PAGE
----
Posts Tagged ‘Dan Sonney


“No one ever asked for their money back.”

David F. Friedman was a carnival pitch man at heart.  His passion was to “turn a tip” (attract an audience with the promise of something that isn’t quite delivered), and he did it with movies.

When Dave died earlier this year, I was among many of his friends who were surprised by all of the press.  Not that he didn’t deserve it; we just thought he operated under the radar.  There were long obituaries in major papers calling him the “Trash-Film King.” I call him the “King of the Raconteurs.”  He never repeated a story unless you asked…which I often did.

See his obituary at:

Overview of his life and films:

His autobiography is very, very funny: A Youth in Babylon, Confessions of a Trash-Film King (Prometheus Books, 1998)

In 1987 I met Dave, along with his fellow film exploitation-partner, Dan Sonney.  I was producing a documentary on the early era of exploitation films, hosted by Ned Beatty, ultimately released as, “Sex and Buttered Popcorn” (1988).  Dave and Dan were the true stars of the picture, and with those two together for an interview meant you had to fight to hold back your laughter.  Fortunately, their banter is captured in the finished film.   BTW, Dan was a one of a kind character in his own right; he fractured the English language so much he made Sam Goldwyn seem like Ernest Hemingway.

The documentary:

As a young man, Dave he hawked facts of life books, while appearing as “Elliot Forbes, eminent hygienist” during the entr’acte in the road-show exploitation film classic “Mom and Dad” (1945).  There are scenes of that movie within my documentary, and even 40 years later he could reenact the sex book pitch from memory, “I’m here to peel away the veils of sexual ignorance…”  He still knew how to work a crowd.

Dave had a successful career producing and exhibiting exploitation films, “Blood Feast” (1963), considered the first “gore” movie was his “Citizen Kane,” and “Two Thousand Maniacs” his “Casablanca,” both directed by Herschel Gordon Lewis.   He loved fooling the suckers (oops, I mean “audience”) with a unique brand of what he called ballyhoo.  I think his favorite thing was coming up with double entendre titles like “Trader Hornee” (1970) “The Ramrodder” (1968), and “The Big Snatch” 1971), or catch-lines like “Nothing so appalling in the annals of horror!   Dave always had problems with censors and newspapers objecting to the words used in his advertising.  He came up with a word that sounded naughty, but really wasn’t…“nubile.” When the inevitable objections came forth, he simply asked his adversaries to “look it up” in the dictionary.

During his early years there wee censor boards, along with cops who wanted to, and did, shut him down for showing something that would now appear in prime time on cable TV.  He relished pulling one over on the authorities even more than the ticket-buying public.  One time the Knights of Columbus picketed a theatre showing one of his films.  They drew a crowd, even in the rain, and which increased ticket sales, so Dave went under cover, got them coffee and doughnuts, and encouraged them to stay in the rain and continue their “assault on public morals.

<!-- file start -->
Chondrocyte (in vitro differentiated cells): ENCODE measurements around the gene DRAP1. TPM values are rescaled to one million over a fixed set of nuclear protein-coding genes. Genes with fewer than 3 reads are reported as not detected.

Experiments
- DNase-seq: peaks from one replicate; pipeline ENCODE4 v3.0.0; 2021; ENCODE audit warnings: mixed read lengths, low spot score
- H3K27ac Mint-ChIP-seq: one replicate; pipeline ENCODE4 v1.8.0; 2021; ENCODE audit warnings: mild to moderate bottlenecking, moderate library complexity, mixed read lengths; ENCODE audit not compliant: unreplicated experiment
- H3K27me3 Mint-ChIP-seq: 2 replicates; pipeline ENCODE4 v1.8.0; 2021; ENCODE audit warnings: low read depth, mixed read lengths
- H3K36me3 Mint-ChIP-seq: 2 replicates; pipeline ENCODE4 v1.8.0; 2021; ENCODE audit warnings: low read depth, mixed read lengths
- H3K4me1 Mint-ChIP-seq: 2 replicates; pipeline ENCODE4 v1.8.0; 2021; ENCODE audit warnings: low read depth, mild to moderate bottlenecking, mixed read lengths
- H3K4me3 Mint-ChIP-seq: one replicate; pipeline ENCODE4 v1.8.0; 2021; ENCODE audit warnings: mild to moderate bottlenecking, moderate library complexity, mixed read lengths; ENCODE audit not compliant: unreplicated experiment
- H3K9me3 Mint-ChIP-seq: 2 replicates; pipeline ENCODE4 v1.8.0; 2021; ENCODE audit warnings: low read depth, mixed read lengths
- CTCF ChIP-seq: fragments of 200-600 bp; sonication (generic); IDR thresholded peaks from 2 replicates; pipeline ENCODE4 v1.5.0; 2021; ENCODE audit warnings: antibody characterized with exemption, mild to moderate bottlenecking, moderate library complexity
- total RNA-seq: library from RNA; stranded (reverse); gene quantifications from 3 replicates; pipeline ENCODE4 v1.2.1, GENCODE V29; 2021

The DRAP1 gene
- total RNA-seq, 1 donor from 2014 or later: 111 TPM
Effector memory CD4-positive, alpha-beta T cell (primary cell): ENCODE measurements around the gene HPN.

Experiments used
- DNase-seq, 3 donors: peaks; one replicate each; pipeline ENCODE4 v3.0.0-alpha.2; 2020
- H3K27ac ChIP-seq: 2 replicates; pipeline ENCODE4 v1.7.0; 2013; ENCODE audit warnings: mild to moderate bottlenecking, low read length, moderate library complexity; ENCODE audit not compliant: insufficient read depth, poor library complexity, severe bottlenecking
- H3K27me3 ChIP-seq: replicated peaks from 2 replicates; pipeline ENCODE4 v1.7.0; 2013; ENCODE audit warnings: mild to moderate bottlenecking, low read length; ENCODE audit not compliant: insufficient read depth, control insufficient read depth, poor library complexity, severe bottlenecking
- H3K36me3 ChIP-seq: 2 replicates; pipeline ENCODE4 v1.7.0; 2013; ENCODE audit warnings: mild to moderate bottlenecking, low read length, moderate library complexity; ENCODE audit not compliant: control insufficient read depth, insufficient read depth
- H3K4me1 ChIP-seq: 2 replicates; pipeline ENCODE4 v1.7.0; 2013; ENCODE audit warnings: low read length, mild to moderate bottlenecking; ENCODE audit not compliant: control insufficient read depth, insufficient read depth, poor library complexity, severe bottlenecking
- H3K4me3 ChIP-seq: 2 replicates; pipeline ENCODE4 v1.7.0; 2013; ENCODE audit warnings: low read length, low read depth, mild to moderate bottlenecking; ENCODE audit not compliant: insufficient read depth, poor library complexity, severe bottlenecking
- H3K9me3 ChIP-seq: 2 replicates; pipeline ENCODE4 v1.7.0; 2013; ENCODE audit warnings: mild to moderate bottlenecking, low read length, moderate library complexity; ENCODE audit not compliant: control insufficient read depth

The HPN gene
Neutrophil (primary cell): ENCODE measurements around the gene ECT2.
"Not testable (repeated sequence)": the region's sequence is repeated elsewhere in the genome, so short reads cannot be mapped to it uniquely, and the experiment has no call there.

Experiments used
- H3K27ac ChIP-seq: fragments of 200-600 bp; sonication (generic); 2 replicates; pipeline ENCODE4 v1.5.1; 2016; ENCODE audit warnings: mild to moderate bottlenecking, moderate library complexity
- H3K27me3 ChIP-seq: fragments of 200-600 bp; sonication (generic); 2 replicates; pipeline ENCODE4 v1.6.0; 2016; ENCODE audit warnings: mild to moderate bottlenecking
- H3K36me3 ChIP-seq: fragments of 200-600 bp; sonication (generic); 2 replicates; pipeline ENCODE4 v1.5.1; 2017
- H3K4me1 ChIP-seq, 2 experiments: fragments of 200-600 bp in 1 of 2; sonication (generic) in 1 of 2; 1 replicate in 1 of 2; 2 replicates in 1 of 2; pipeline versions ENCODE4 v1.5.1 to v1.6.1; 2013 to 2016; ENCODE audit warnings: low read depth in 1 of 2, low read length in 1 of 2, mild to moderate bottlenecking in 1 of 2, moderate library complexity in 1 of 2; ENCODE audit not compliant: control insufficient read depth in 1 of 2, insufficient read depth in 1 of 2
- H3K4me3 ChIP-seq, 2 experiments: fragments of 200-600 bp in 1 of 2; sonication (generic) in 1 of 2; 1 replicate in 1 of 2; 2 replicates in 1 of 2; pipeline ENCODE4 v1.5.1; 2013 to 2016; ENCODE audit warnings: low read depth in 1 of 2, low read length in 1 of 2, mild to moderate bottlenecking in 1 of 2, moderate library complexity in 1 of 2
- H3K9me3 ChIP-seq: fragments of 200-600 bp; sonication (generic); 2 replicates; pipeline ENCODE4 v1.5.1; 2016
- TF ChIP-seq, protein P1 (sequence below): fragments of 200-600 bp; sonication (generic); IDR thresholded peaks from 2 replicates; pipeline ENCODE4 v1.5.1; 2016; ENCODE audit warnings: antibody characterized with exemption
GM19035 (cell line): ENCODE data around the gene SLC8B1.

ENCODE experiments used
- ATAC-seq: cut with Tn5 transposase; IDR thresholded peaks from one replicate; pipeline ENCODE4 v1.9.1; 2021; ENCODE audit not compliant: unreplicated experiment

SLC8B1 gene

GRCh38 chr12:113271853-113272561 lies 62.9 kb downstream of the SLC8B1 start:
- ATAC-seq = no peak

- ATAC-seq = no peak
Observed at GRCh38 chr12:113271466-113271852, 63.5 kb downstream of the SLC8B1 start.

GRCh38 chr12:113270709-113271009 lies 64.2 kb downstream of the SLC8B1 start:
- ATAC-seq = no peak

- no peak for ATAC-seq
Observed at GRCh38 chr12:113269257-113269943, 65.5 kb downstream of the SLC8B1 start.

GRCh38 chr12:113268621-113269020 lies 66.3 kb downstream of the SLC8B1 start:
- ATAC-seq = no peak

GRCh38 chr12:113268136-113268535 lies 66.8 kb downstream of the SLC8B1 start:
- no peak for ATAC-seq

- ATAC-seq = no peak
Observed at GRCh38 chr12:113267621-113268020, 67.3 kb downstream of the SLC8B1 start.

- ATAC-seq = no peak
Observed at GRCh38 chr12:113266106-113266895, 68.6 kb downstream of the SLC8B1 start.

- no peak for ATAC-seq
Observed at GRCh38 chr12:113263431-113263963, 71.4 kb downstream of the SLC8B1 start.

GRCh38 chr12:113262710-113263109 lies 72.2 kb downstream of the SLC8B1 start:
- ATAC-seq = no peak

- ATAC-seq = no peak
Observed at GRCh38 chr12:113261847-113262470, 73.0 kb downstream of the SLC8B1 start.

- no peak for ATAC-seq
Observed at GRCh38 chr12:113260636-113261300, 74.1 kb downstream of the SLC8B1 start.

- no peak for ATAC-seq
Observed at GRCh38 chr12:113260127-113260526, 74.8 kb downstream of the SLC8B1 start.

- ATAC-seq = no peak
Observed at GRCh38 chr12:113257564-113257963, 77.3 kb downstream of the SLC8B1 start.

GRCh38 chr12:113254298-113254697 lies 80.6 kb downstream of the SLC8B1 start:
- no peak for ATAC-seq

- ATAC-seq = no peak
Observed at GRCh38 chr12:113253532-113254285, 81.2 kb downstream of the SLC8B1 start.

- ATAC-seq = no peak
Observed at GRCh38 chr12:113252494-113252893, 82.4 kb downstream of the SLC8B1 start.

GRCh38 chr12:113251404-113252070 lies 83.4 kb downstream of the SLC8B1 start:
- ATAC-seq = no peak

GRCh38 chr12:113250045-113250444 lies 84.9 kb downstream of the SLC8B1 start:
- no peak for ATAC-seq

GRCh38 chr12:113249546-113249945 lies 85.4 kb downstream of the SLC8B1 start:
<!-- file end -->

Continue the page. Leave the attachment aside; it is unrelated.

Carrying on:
He was a very intelligent (got a degree in electrical engineering atCornellUniversity), creative individual, never took himself seriously, and lived life to the fullest.  When he wasn’t smoking a cigar the size of a Titan Missile, he was eating enormous meals and drinking whiskey.  One year I bronzed one of his stogies and gave it to him for Christmas.  I never thought he’d live to be 87.

After he retired toAlabama, my wife and I visited him and his wife, Carol.  She was a very refined and cultured woman who was a well-known bird watcher.   She would call him an “Old Goat,” and warn him “if you eat one more bite, you’ll burst.”  (She declined prestigious positions in cultural organizations inLos Angelesfor fear Dave’s occupation might come to light.) They were so different, yet perfect for each other.

One year we all took a train trip toNew Orleans.  Dave and I sat in the bar for hours while I encouraged him to tell stories.   Finally there came a time when even I was exhausted, and thought he was, too, so I retired to my sleeper to take a nap.  I’d forgotten my glasses, went back, and there he was, wide awake, performing card tricks for a group of kids.  Classic David F. Friedman.

In his later years he bought a small carnival and he was in hog heaven.  I asked him how he was able to show human oddities long after laws prohibited it.  “You mean ‘freaks’?  I don’t have any; I simply show examples of the ravages of drug addiction!”

After “Deep Throat” (1972) was released, and hard-core pornography became readily available, Dave retired.  He made a couple of those films, too, but soon became bored; it wasn’t fun anymore.  There no longer was a need for a pitchman, and a con, because by that time everything was shown on the screen.

Dave often told me he never cared about making money.  He used the old cliché that it was just a way to keep score.  He had a long career hustling bad movies, but he swore that no one ever asked for their money back.

David F. Friedman DVDs:

Dave’s carny jargon:’carny’_slang


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